The Daily Courier from Connellsville, Pennsylvania on February 23, 1938 · Page 1
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The Daily Courier from Connellsville, Pennsylvania · Page 1

Connellsville, Pennsylvania
Issue Date:
Wednesday, February 23, 1938
Page 1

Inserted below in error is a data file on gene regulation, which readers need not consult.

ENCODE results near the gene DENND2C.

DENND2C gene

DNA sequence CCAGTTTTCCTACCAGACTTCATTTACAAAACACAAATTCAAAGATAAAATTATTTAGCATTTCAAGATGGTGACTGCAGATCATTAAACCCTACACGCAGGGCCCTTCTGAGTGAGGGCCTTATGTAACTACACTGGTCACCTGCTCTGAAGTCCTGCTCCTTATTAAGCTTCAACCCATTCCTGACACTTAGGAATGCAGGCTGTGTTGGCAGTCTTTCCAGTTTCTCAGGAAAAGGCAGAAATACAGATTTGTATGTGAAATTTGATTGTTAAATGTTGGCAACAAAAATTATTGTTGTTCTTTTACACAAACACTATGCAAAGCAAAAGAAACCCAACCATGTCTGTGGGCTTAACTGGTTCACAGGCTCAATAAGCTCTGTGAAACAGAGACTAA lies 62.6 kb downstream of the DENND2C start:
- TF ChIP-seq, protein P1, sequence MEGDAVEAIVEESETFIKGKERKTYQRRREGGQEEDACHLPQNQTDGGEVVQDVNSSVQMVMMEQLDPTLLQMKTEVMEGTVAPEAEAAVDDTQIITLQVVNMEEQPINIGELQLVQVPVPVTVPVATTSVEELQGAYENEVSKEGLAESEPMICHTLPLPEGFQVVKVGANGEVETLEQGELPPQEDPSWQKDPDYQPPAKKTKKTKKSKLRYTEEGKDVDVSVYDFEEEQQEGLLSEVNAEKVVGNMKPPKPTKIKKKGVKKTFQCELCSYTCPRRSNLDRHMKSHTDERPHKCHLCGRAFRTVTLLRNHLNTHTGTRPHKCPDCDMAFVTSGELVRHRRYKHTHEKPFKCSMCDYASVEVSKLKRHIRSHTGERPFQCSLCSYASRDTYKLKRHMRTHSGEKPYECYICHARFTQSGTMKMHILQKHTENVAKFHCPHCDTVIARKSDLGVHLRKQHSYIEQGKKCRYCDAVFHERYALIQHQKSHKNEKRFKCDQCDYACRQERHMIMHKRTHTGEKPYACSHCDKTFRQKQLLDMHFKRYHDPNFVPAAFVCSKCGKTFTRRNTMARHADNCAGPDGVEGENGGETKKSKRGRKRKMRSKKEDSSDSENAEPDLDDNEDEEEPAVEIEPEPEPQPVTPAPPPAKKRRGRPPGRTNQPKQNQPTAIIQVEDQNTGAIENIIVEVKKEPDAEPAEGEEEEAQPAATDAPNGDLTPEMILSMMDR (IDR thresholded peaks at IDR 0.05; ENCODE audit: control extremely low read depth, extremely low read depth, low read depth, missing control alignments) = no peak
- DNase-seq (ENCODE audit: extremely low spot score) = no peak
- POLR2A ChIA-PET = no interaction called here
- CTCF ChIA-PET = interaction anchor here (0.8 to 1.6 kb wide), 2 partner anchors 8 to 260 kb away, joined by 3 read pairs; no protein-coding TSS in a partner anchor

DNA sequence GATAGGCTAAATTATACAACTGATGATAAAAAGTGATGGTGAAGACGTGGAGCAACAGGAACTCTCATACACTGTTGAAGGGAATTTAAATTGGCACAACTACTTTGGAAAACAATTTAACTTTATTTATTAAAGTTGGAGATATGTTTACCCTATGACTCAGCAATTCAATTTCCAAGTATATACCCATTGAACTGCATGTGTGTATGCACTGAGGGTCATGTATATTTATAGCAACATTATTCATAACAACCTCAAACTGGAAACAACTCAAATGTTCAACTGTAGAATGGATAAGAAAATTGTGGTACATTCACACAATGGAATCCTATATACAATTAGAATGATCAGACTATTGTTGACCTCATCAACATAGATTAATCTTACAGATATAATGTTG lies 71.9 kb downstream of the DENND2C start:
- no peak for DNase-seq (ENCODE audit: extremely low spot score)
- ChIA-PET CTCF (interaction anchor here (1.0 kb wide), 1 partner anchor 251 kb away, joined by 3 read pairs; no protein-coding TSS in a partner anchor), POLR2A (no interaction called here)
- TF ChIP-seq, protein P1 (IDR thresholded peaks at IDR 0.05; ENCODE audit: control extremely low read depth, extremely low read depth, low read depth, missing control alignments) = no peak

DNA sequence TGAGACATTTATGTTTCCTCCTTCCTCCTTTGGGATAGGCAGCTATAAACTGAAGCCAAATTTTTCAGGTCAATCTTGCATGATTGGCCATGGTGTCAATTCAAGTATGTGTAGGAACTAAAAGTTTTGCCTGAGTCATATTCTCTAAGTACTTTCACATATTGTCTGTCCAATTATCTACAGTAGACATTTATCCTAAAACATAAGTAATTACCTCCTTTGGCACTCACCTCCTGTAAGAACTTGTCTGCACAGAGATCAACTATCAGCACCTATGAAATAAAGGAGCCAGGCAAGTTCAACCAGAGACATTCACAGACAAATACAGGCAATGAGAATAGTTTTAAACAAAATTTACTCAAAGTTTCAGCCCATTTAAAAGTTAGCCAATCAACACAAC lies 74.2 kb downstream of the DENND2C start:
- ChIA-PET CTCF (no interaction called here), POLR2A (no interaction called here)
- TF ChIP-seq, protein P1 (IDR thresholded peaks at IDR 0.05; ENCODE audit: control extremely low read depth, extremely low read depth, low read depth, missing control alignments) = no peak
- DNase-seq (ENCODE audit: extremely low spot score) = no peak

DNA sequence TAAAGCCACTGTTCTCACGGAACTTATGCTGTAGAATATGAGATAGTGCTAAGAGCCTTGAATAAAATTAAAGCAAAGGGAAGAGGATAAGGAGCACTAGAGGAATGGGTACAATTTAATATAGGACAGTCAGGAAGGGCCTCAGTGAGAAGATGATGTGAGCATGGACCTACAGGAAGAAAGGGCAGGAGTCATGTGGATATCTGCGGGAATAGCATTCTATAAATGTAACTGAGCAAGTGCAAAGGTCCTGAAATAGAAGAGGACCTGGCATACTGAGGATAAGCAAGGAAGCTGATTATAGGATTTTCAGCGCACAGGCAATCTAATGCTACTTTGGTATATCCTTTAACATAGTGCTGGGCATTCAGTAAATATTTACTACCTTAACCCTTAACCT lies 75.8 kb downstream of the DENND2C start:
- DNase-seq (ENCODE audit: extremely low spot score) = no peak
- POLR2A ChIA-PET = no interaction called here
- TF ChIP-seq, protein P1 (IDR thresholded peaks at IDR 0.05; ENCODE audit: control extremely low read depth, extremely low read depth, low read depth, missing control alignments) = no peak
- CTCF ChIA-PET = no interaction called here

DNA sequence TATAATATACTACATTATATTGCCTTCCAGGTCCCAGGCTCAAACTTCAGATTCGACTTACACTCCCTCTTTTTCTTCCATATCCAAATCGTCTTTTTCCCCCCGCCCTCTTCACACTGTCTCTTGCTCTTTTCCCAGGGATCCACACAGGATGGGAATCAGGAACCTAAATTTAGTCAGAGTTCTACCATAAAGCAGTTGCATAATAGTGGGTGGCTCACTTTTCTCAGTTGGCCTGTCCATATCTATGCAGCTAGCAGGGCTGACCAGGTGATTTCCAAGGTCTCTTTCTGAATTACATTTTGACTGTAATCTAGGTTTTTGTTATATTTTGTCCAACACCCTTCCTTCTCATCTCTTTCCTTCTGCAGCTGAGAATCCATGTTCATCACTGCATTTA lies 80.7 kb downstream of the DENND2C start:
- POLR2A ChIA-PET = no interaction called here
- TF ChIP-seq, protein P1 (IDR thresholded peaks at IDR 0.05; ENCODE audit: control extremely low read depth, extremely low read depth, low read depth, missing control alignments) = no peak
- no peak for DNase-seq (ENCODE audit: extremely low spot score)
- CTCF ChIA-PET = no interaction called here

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LAST E DITION The Best Advertising Medium in the Yough Region. 'PRICE 2 C VOL. 36, NO. 9-1. i^ioot CONNELLSVILLE, P!, WEDNESDAY EVENING, FEBRUARY 23, 193S. TWENTY-FOUR PAGES. NAVY MOVES SURROUNDED BY SECRECY War Play Extended Into Vicinity of Jap Territory. F. R. ORDERS NEWS MEN FROM FLEET WASHINGTON, Feb. 23.--The Government, under the personal direction of President Roosevelt, intensified today the secrecy surrounding Army and Navy maneuvers. This was emphasized as some 150 units of the U. S. fleet prepared to sail into the Pacific for annual maneuvers without the customary corps of newspaper reporters and newsreel cameramen aboard. News and cameramen were ruled off the fleet this year by the President's personal orders. This order coincided with the Navy's decision to extend the maneu vcrs, officially known as "fleet problem 19," far into the southwest Pacific to "play" war for the first time in the vicinity of Japanese mandated territory. Navy officials denied that the order barring news men had any connection with the decision to include the area between the Hawaiian Islands, American Samoa and Midway Island. But this order followed numerous recent moves to tighten publicity on naval and military matters. These started with unusual restrictions concerning visitors which were enforced while the fleet was at San Pedro harbor at the height o£ tension between Japan and the United States over the sinking of the gunboal Panay. Soon afterward units of the 'fleet engaged in a series of battle practices to test the defenses of San Pedro harbor. Absolute silence prevailed during these practice maneu- , vers. Train With 100 Aboard' Derailec In Crossing Wreck WORTH, III., Feb. 23.-- An Icy pavement was blamed by police to- dax^for a grado crossing crash of n paper company truck and a fast St Louis-Chicago passenger train of Vn Wabash Railroad in which one man was killed and 30 persons injured. All of the cars making up " the train -- three Pullmans, a coach, diner and Tjaggage car -- were Morlec from the tracks, tore up 200 feet o roadbed and toppled over at an angli of 45 degrees before they came to a halt. Approximately 7 "100 passengers on the train were shaken up by the im pact. Frank Gregson, 40, Chicago, drive: ol the truck, was killed. The injured included seven members of Ha Kemp's Orchest-'a, enroute from an engagement at St. Louis Univ2rsity to resume work at a Chicago hotel. Maxine Gray, 23, Shreveport, La. vocalist, who suffered head and back injuries, and Bruce Mjlligan, 26, Bos ton, Mass., trombonist, with interna Injuries, were removed to a Chicag hospital. The others suffered slight injuries and were able to join uninjured members of the band fo its scheduled performance last night Train officials said most of the in jured were given minor emergency treatment and then dismissed from hospitals. About 15 remained, they said. Gregson's truck was so badly dc molished the company name on thi side ol the truck was erased com pletely. , Floods Inundate South Arkansas As Danger Increases LITTLE ROCK, Ark., Feb. 23.-Destructive floods along a half doze rivers spread over additional thous ands of acres in South Arkansas to day as rain-laden streams rushc toward the Mississippi River. Six hundred workers sandbaggc levees along the Arkansas Hiver south of Pine Bluff. The flood of th Red River, which burst through le vces at Foreman and Fulton an forced 1,000 families to flee the! homes, moved southward. Arm engineers recruited WPA workers ti prevent a threatened levee break o the Black River near Moark. In Central Arkansas flood dangc abated. Just Off the Wire WASHINGTON, Feb. 23.--1H B Commissioner Paul V. McNutt of th rhilllplne Islands, boomed by Indian supporters for Ihe 3910 Democrat presidential nomination, today Ic dared "I am not a candidate for an public office." WASHINGTON, Feb. 23. --Til Senate Commerce Committee toda approved a. resolution offered b Senator Josiali IV. Bailey. D.. N. C providing for a sweeping invest! cation of costs, prices, and profits o the commodllici. Actress Sued by Dad Eloanoro Whitney . . . father sues tier With 72 cents In his pocket, which he claimed was his entire fortune, Allen Whitney, 48, of Cleveland, filed suit In Los Angeles to forco his tap-dancing screen actress daughter, Eloanore Whitney, to contribute to his support. Whitney asked for 5200 Immediately and 525 a week from his daughter. Ha claimed unemployment relief was denied him because Miss Whitney was making 5500 a week. Tho actress lives In Beverly Hills with her mother and slater. The father Is divorced from th« mother. --Central Press Kennedy Meets Lewis; Silent On Candidacy WASHINGTON, Feb. 23.--Lieut Gov. Thomas Kennedy of Pcnnsyl- pania, secretary-treasurer of the United Mine Workers' union, today conferred with UA1WA Presidcn John L. Lewis but declined to comment on the Pennsylvania politics situation. ' Kennedy is supported as a candidate for governor by Lewis' miners union and by the Steel Workers Organizing Committee. Kennedy implied he might an nounce his candidacy Friday when the Pennsylvania State Democratic Committee meets at Harrisburg t select a slate. Lewis also declined to comment on politics. It was considered signl ficant, however, that Walter Jones, a close friend of Senator Joseph Guf fey, T., Pa., and mentioned as a gubernatorial prospect, was prescn during the conference with Ken ncdy. Indian Creek Coal Employes lo Strive For Beiier Record The Indian Head mine of the In dian Creek Coal and Coke Company held a safety rally Monday at th' community hall. The hall wa packed to overflowing, almost all o the populace being present. The Indian Head mine is very proud of its safety record, alway having a low accident rate. Thl year the management has launches an intensive drive to even better tha rate. It will stage rallies every second Monday of the month. In addition to speakers who are familia with the causes and prevention o mine accidents there will be enter tainmcnt. The chairman of the safety meet ing was II. M. Young, mine account ant. Safety talks were given by W B. Trimble, president; J. E. Lowcry superintendent of the Indian Hca mihe; James McMastcr, safety in specter, and S. C. Mariotto. The chairman o£ the entertain incut committee was L. J. Swishcr Those furnishing entertainment wer the Mulroy twins ol Scoltdale, ta dancing and singing, accompanied b. their mother; Miss Miller of India: Head, mouth organ solos; Mrs. Ro; Martz and Mrs. Shaulis, duet singers William Dumbauld, reading. Musi was furnished by the Indian Cree Valley's popular Pistol Pete's H: Billy Orchestra. Out ol town inter estcd spectators were Roy C. Martz of Connellsville and George Mehal l'°ck of Leisenring. Will Take 10 Years, Cost Three Billion For Another Nav WASHINGTON, Feb. 23.--Admira William G. Dubose told the Hous Naval Affairs Committee today tha it would cost the United States S3 200,000,000 and take 10 years 1 build a separate fleet lor the Atlant: Ocean. Dubose, chief of navy construe tion, resuming testimony on Pret dent Roosevelt's billion-dollar nava expansion program, based his est mate on the statement that 166 core ships and 53 auxiliaries woul ' be required. Merchants Inaugurate Winter Bargain Days Discarding "Dollar Days," mer- iants of Connellsville \vill launch heir first winter Bargain Days to- icrrow. The selling event for which icy have been planning for weeks rill run through Saturday. Dollar Jays never did express what there to offer shoppers. Dollar items ·ere often the exception. For Bar- gain Days there arc no price limitations. As at any other season, the bargain offerings arc intended to get rid of over-stocks of merchandise. As n winter this has been a flop. There has been little frigid weather since December. There is enough of the season ahead, however, to justify I investing in seasonal offerings at cut prices, such as are offered for Bargain Days. Within the 24 pages of The Courier today arc listed some of the leading items. There nro hundreds of others, which only tours of the stores will reveal. The merchants invite you to coma. NOX URGES G. O. P. ALTER FINANCE PLAN By United Ptta. DES MOINES. la., Feb. 23.--The Republican party had a warning rom its 1936 Vice-Presidential can- idate today that it must radically hange its method of raising campaign funds if it again is to become 'the party of the plain folks." Unless a change is made. Colonel r rank Knox, Chicago publisher, aid, the G. O. P. "will continue to c under the stigma of being a r ; ch man's party--and politically, that is the kiss of death." "The party must recapture the confidence and loyalty of the mil- ions of farmers, industrial workers, small business men and small salaried employes whose votes for more than a half-century made it dominant," he said. "It must attract the support of the millions of young men and women who have come of voting age in the last decade. 'And it must do both these things n the next two years, by 1940, if it is to escape the late of the Whig party.' Knox proposed that the party 'publicly declare it will hereafter accept in a national campaign no contribution from any individual for i larger sum than one thousand dollars." He suggested a "10,000 club of Republicans who could contribute $100 a year." Once in lour, years, he suggested the party could undertake to find Continued on Page Six. $2,150 Refund On Beer, Liquor Permits for City By United Press. HAIUUSBURG, Feb. 23.--Liquor ;md beer license fees refunded to Pennsylvania municipalities an townships during 1937 nggrcgntcd nearly $5,000,000 the State Treasury reported today. Returns for the first six month totaled $2,168,731. The remainder, $1,700,733, was re funded to the political sub-division this week. Refunds for the last halt-year in eluded: Somerset--Meyersdale $1,400, Som crset $700, Central City $1,500. Westmoreland -- Greensburg $50 Mount Pleasant $250, Latrobe $300. F a y c t t e -- Connellsvile $2,150 Brownsville $250, Evcrson $200, Dun bar township $CG, Mcnallen town ship ?50, Redstone township $1,000. Unsold Banquet Tickets And Money fo Be Turned In Before Thursday Nigh One hundred seventy-five rescr vations have been made for the an nual sportsmen's dinner Thursday evening at 0:30 o'clock at the Firs Methodist Episcopal Church. The speaker of the evening is to be Commissioner of Fisheries Franl T. Bell of Washington. There will b motion pictures following the ad dress. Persons who have had tickets fo sale are askccl to mak. returns o money received for them and unsol tickets Thursday before the banque at the Connellsville Paint and Glas Company store at 130 South Pitts burg street, with C. G. Herzbcrge or J. A. Wills. If that is not possibl it is suggested the cash and unsol tickets be placed in envelopes an handed to one of these men ot th church. The name of the pcrso should appear on the envelope. UNIONTOWN FIRM LOW BIDDER FOR , COLLEGE PROJECT By United Press. HARRISBURG, F e b . 23.--Th State Authority announced the fol lowing unofficial low bidder on it improvement project at Indian State Teachers' College: Genera construction--Joseph J. Bendik, Un iontown, $488,000. The European Situation By United Press. Vienna--Nazis begin campaign gainst Jews and "political activities f priests" as 1,000,000 working peo- Ic pledge support to Schuschnigg. London--Cabinet meets and dls- usscs instructions to be given Lord Perth on deal with Mussolini. Rome--Lord Perth leaves for Lon- lon, expected back within week, indenting negotiations will not be delayed. Paris--Cabinet approves $105,280,- iOO extraordinary defense cxpendi- ures. Lrisis Looms In Austria With Nation Divided By United Prcs. VIENNA, Feb. 23.--Austrian Nazis opened a campaign against Jews and 'political activities" of priests in the jrovinces todny while approximately 1.000,000 working people pledged hcmselves to support Chancellor ·Curt Schuschnigg to whatever limits he may deem necessary to preserve Austria's independence. Defying a ban on propaganda, tfazis in Styria and Carinthin provinces distributed hand bills dcmand- ng a ban on "political activities" of riests of »H creeds and "radical extripation of .ill sub-human elements," with specific allusion lo Jews, Communists and Socialists. As regards priests, Austria is 95 per cent Catholic. "We have conquered," said the hand bills. "Soon Hitler flacs will fly on all buildings. Surely Jews will last only a short time." "Minimum demands" of Nazis were cited including half the scats in Ihe cabinet, and "complete elimination ot elements which under the pretext of special patriotism have done their utmost to slander German folk in Austria and slander the rcich and its leader." At Innsbruck signs of nn incipient anli-Jcwii-h boycott were noticeable Nazis severely manhandled n member of the old anti-Nazi hcimwehr who in the July 1934 Nazi pulse! shot dead one of the Nazi rebels. Members of the government's fatherland tront paraded this morning in small groups--also in defiance of u ban on. demonstrations--in support of Chancellor Schuschnigg and Austrian independence. In meeting: throughout the country resolutions o: confidence were expressed in Schuschnigg but it was observed that some veteran members of his Christian social pnrty refused to approve, asserting that by his dealings with Germany, he had forfeited confidence. All over the country, people hignc a resolution pledging last-ditch support to Schuschnigg. Of on estimalc 1,000,000 signatures it was asserted that more than 500,000 were those o former Socialists, virtually politica outlaws for years. By HARRISON LA ROCHE United Press StafC Correspondent. HENDAYE, Franco-Spanish Fron- ;cr, Feb. 23.--The Spanish insurgent cet retreated towards the island of Injorea today after two of its ruisers had been seriously damaged n the biggest battle of the Spanish Ivil' war between aircraft and war- iiips, loyalists asserted. A government communique ?aid lat the Almirantc Ccrvcra and anther cruiser, believed to be either he Canarias or the Baleares, were truck by bombs from loyalist planes ff Sagunto, north of Valencia. The Umlrante Cervcra is a 7,850-ton vcs- el, and tho Canarias and Baleares 50th ore of 10,000-tons. The Almirantc Cervcra was hit by bomb when she attacked Sagunto s the fleet moved northward follow- ng an assault on Valencia, the com- munique soid. The bomb hit the vcs- cl's mam stack, and a tremendous loud of smoke was emitted, indicat- ng that missile had damaged the ntcrior of the ship and possibly the ngirics. A loyalist air squndron set out in pursuii of the vessels as they retiree rom Sngunto. Approximately 55 miles out of Sagunlo they came upon five ships. The Almirante Ccrvcra and another cruiser were in tow o ther vessels. Despite intense anti-nircraft fire Continued on Page Six. Freed in Aulo Dc.ttli. GREENSBURG, Feb. 23.--A core ner's jury Tuesday exonerated John W. Baughman of Harrison City o blame in connection with the Febru ary 14 motorcycle-automobile col lision on the Harrison City-TrafTorc road in which Franlc Zyhowski, 19 o£ Traftord, was killed. OSCAR, WALDORF CHEF, ILL WITH--INDIGESTION By United Prew. NEW YORK, Feb. 23--Oscar the Waldorf, one of Ihe world's mos famous chefs, was in a sanitarium today suffering from--indigestion. The 71-year-old Oscar, whose las name is Tsdiirky, will remain in th sanitarium about 10 days, it wa said. His nurse said Oscar's indispositio: was "mild" and the Waldorf-Astoria with whom he has been associate for 44 years, said he entered th sanitarium chiefly because he neede a rest. The Weather Attend Firemen's Meeting. Fire Chief William E. DeBolt an Jack MeWilliams attended a mec' inj of the executive committee of the Wcstcin Pennsylvania Volunteer Fiicmcn's Association Sunday at New Kensington. Cloudy with light rain or sno\ tonight and Thursday, not muc change In temperature is the noo weather forecast for Western Fenn sylvania. Temperature Record. 1938 1937 MuMiiuun ,10 42 Minimum ... 40 33 I Mean , 45 38 *EBEL FLEET DRIVEN OFF BY PLANES McNutt Rebuke? British Labor Unfavorable To Alliances By United Pre:s. LONDON, Feb. 23.--British labo united today and threw the full force of ilh most powerful bodies behind i demand for an immediate general election OH the issue of British collaboration with Italy and Germany. While Prime Minister Neville Chamberlain was assuring the Hou:*c of Commons that Britain is rc-opcning negotiations with Fascist Italy purely in the interests of general European peace and not under force of threats or coercion, the heads of the three most powerful labor bodies met at Transport House in London and issued n manifesto. The manifesto reaffirmed the uncompromising opposition to any agreement with Germany and Italy on the basis indicated by Chamberlain, and challenged the government to submit the is-sues to an immediate general election. JAP ISLAND TARGET FOR AIR RAIDERS Col. Davenport Johnson . . .transferred Has the early presidential boom and Phllippine-to-Washlngton pa- rado ot Paul V. McNutt, high commissioner of the Philippines and former governor of Indiana Irked the Roosevelt administration? Some saw in the transfer of Col. Davenport Johnson, above, who flew JfcNutt from San Francisco to Denver without war department authorization, a rebuke to McNutt. Colonel Johnson Is commandant of th« army bombing base at San Francisco. The war department denied Colonel Johnson's transfer to a secondary po« at Rantoul, HI., was anything other than routine. Indiana Democrats planned a royal reception for McNutt In Washington. --Central Prtxt Japan Recalls Three Highest Army Officers Paul Wright Fears Attempt on Life By United Prcs:. LOS ANGELES, Feb. :!.--Paul A. Wright, acquitted slayer of his wife and fnend, Is fearful that someone will try to kill him, his guards said today. Captain William Penprasc and Lieutenant C. C. Culvert of thu sheriffs oiTicc revealed that Wright had requested a heavy guard when he was taken lo psycopalliic court Monday for a sanity trial. They said Wright told them he had word that "someone plans to take a pot shot at me." Wright is in the psycopathic ward of the General Hospital, under guard. He expects to be released Saturday. A jury decided that he was insane when he killed his wife and John B. Kimmel, and Judge Ben B. Lindsey ruled Monday that he is sane now. The latter ruling permitted him to go free after five days unless the prosecutor or some other interested party should demand a sanity trial by jury for him. By JOHN R. MORRIS United Press tSaff Correspondent. SHANGHAI, Feb. 23.-Japan ha: recalled to Tokyo three of the highest officers of her entire military force in China, it was disclosed to day--men who had been the com manders in areas where conduct o Japanese troops had brought Unltec States protests. General Iwane Matsui, commando: in chief of the Shanghai area; Lieutenant General Prince Yasuhiko Asaka, commander in chief of the Nanking area, and Lieutenant General Heisuke Yanagawa, commander in chief of the Hangchow area, arc the- ofliccrs affected, The recall of .General Matsui wa known previously. He left Shang hai Monday, replaced by Genera Shunroku Hata, inspector general o military education of the Japanes- army. « -- · - But announcement came today from Jap.mcse military headquarter that Prince Aspka and Genera Yanagawa also had been rccallec from their posts. General Matsui, the Shanghai are; commander In chief and, in a sense the supreme Japanese commander ir all central China, had authority over the Japanese tioops who captured Nanking. General Yanagawa was commander in chief of the entire Hangchow area, southwest of Shanghai, as commander of the Hangchow Bay landing force. It was against incidents at Nan- king and Hnngchow that the United States protested strongly in n note to the Japanese government January 17. C a p i t a l of Formosa Bombed in First 1 Retaliatory Move. ATTACKERS ELUDE PURSUIT By United Press. TOKYO, Feb. 23.--Chinese airplanes took the war to Japanese soil oday with two raids on Formosa, he great Japanese island and troop ase off the China coast. The colonial ministry here estimated, that 10 persons were killed and 30 wounded in the raid, during vhich the Chinese planes bombed . Taihoku, capital and chief city o£ the sland; Shinchiku, on the west coast 50 miles from Taihoku, eastward of Shinchiku. It was admitted that property damage was considerable. The' colonial ministry said that there' were eight planes In the ihincse squadron, first to attack Japanese territory since the start of. the war. An official communique ot the Formosa arniy headquarters said that "one or two" Chinese planes appeared at a great height over the Taihoku airport at 11:05 A. M.- and dropped 10 bombs, but missed the airport. Some bombs, it was said, struck private homes in a village and caused "several casualties" among women and children. - ·· An undiscernable number of Chinese planes appeared at 1 P: M. and again bombed, causing casualties at the town of Chlkutoh. In both cases the air defense repulsed the planes, which escaped." Succeeding dispatches ol the Domci news agency, which first reported the raid, had increased the importance of the Chinese raid. The first Domei dispatch from Taihoku said that one airplane bombed the city at 11 A. M. but did no damage. A second dispatch said that one airplane dropped 10 bombs near the airport but did "no serious damage." A third dispatch said that the Chinese "airplanes" caused several casualties. Subsequent dispatches said that property damage was considerable, and admitted that the Chinese planes bombed not only Taihoku but Shin- chiku, on the west side of the island 50 miles south of Taihoku. Several houses were destroyed at Shinchiku, it was said. The Chinese planes flew high, the Domci dispatch said, and eluded pursuit. Formosan army headquarters. In a communique on the bombing, said that Japanese planes had vainly pursued them. News of the raid reached Tokyo while the communications service was practicing air raid defense, circulating messages throughout Japan proper regarding the approach ol imaginary airplanes. Also, coincidently newspapers announced the return to Japan of three of the highest army officers in China --General Jwane Matsui, commander in chief in the Shanghai area; Lieutenant General Prince Ynsuhiko Asaka, commander in chief of the tanking area, and Lieutenant General Heisuke Yanagawa, commander in chief ot the Hankchow area. It was disclosed that all three officers arrived in Japan this morning. They were hailed as returning heroes by the newspapers. It was understood that the officers would report Saturday to Emperor Hirohito, now at Hayama, and it was reported that he would honor them with a dinner. Star Junction Wreck Brings $20,000 Suit WASHINGTON, Pa., Feb. 23.-Samuel Collcr of Pittsburgh has filed suit for $20,000 against Michael Stadtlander of Mononguhcla for injuries he allegedly received when the defendant's auto struck the machine in which he was riding on March 7, last, on Route 51 near Star Junction. Collcr i/laim*; he MifTered injuries to hi-; tight hip, usht lug riiht shoulder and risbt arm. Davis Remains Silent On His Campaign Plan; Is Watching Democrats By United Prcis. PITTSBURGH, Feb. 23.--United States Senator James J. Davis,, Republican, said today that he will not announce his plans for the forthcoming elections until after the Democrats decide definitely their candidates. Davis said he will wait until the Democratic State Committee meets Friday before deciding whether he will be a candidate for the gubernatorial or senatorial nominations. "I think the wise thing for me to do is to look on and watch the majority fight and then decide. It's down the middle of the road for me," Davis said. Senator Davis, who completes his first full term in the Senate this year, addressed a Washington's Birthday celebration on the Northside last nigbt. Delivering the principal address at the meeting, sponsored by the Order of Independent Americans, he criticized what he called "the uncertainty and obscurity which cloaks the activities" of the State Department. AiiilresM-h School Student. Miss Elizabeth B. Rupp addressed the assembly of the CoiinellsvUlc High School during the chapel exercises, this morning and told of her I recent trip abroad, discussing at 'length her jouincy to F.gypt. Her account ot ,i 'i.iv ;. xxip ;o the pyramids ·was in detail. Skeleton That Of Negro, Says Detective Wall Skeleton of a man found along the Youghioghcny River near where Sugar Run empties into it, five miles from Ohiopyle, last Friday morning by a trapper, is that of a swarthy Negro, according to County Detective John C. Wall. In clearing up the mystery of the skeleton, the county detective announced that scientific examination of a thumb found preserved on the mass of disconnected bones "proved conclusively the victim was a six- foot Negro.' Official investigation by Detective Wall, who has been waging a" tireless probe into the ftndlne of the. skeleton, puts an end to unfounded rumors that the bones were all that remained of Jeff Walters, fugitive and alleged killer of Anna Zinn, 1B- year-old churcli worker of near Old Frame, almost three years ago. ~~ "My official opinion is that the coloring of the skin on the thumb we examined proves conclusively the skeleton lo be that of a Negro." The county detective, aided by an Continued on Pago Six. Appointed by Sparks. UNIONTOWN, Feb. 23. -- John Roncy of LaBelle, a student at law, registered -with, the Fayette County Bar committee, wits appointed to serve as a clerk in the office of Clerk of Courtj Howard Sperkj.